Infratentorial Lesions Beneficial for Differentiating Fabry Disease vs MS
Researchers from Italy analyzed MRIs from patients with Fabry disease and multiple sclerosis in this retrospective study.
The absence of infratentorial lesions, particularly when combined with corpus callosum (CC) involvement, can aid in the differential diagnosis of Fabry disease (FD) vs multiple sclerosis (MS), according to the results of a retrospective study conducted in Italy that evaluated magnetic resonance imaging (MRI) scans from patients with either of the 2 diseases. The study findings were published in Brain and Behavior
The investigators sought to examine the incidence of infratentorial lesions in patients with FD in an effort to explore the diagnostic accuracy of this sign alone and in combination with CC involvement. They studied MRI scans from 144 patients with FD and 136 patients with MS. All participants with FD received a genetically confirmed diagnosis, whereas participants with MS encompassed all clinical phenotypes of the disease and met the 2010 revised McDonald criteria.
In all participants, white matter lesions were retrospectively assessed on FLAIR images. Infratentorial involvement was evaluated with respect to the whole cerebellum, along with the part of the brainstem between the occipital foramen and the upper edge of the red nucleus. The presence of callosal lesions was also investigated via assessment of the portion of the CC included between the 2 external walls of the lateral ventricles.
Infratentorial involvement was detected in 87.5% (119 of 136) of patients with MS and in only 11.8% (17 of 144) of patients with FD. Moreover, CC lesions were observed in 89.0% (121 of 136) of participants with MS and in only 5.6% (8 of 144) of those with FD.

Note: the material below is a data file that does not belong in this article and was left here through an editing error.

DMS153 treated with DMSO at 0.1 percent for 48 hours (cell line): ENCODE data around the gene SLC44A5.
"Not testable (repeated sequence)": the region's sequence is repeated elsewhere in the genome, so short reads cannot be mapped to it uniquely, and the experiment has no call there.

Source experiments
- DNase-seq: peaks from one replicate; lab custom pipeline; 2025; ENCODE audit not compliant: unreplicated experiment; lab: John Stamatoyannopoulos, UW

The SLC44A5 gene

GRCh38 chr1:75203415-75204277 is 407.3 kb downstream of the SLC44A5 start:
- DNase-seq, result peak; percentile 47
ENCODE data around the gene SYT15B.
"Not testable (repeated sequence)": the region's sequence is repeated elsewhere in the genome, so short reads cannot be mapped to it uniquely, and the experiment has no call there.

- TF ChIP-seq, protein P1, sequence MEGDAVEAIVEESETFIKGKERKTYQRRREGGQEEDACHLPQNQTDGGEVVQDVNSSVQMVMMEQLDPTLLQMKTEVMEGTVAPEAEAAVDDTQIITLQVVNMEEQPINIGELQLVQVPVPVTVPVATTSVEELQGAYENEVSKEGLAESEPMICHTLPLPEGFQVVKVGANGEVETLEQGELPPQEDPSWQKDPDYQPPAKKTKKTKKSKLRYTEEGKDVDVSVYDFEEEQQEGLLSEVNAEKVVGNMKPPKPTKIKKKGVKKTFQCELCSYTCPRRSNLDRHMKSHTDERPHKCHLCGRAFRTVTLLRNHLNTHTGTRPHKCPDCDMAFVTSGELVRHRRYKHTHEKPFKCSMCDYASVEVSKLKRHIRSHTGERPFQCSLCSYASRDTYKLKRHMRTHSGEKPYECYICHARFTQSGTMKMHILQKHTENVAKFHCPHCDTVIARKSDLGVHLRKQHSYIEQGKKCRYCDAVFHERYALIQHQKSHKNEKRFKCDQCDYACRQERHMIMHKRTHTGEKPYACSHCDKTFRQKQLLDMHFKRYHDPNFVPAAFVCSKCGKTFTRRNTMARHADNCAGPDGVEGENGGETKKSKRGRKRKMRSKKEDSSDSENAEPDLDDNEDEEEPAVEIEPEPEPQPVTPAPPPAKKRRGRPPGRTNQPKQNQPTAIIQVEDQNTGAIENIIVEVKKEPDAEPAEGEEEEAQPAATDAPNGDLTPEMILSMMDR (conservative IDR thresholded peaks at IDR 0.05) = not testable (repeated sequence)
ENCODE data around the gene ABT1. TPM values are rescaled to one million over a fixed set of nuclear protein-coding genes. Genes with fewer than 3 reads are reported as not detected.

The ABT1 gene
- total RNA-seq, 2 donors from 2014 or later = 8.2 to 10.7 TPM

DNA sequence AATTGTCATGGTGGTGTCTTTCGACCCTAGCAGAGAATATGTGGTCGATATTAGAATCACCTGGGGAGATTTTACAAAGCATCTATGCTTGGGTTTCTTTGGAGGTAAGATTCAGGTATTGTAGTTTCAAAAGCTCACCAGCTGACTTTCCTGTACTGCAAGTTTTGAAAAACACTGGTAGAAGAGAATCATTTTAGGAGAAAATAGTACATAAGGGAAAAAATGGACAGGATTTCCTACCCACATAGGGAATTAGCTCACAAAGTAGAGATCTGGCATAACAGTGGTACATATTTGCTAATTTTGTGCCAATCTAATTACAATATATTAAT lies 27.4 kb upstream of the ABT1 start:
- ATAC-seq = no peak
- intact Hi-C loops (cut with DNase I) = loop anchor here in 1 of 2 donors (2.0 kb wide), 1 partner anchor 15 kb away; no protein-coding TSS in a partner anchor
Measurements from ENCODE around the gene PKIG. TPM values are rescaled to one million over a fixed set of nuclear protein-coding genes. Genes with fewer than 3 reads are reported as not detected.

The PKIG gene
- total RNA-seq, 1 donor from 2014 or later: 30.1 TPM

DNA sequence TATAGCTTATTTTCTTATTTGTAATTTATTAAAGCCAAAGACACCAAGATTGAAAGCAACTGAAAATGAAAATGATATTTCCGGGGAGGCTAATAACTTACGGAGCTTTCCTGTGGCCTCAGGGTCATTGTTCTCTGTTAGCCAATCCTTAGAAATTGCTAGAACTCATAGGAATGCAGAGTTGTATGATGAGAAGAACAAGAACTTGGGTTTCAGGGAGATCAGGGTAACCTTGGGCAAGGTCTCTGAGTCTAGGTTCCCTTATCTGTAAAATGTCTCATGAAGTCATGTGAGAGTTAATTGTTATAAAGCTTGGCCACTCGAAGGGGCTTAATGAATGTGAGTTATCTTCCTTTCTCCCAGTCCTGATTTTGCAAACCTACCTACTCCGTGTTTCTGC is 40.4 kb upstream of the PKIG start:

According to an analysis of diagnostic odds ratios (ORs), the best overall performance was attained when both infratentorial and CC involvement were considered. The simultaneous presence of both CC and infratentorial lesions corresponded to an OR of 163.3, which was significantly higher than the sole assessment of the CC (OR 137.1; P <.001) or of the infratentorial region (OR 52.3; P < .001), as well as the positivity of at least one of the 2 areas (OR, 93.7; P <.001).
The investigators concluded that the absence of infratentorial lesions, particularly when combined with other typical imaging features, can aid in distinguishing between FD and MS. Additional studies are warranted to examine a larger number of patients with similar MRI sequences, possibly on scanners of the same field intensity.
Ugga L, Cocozza S, Pontillo G, et al. Absence of infratentorial lesions in Fabry disease contributes to differential diagnosis with multiple sclerosis. Brain Behav. 2018;8(11):e01121.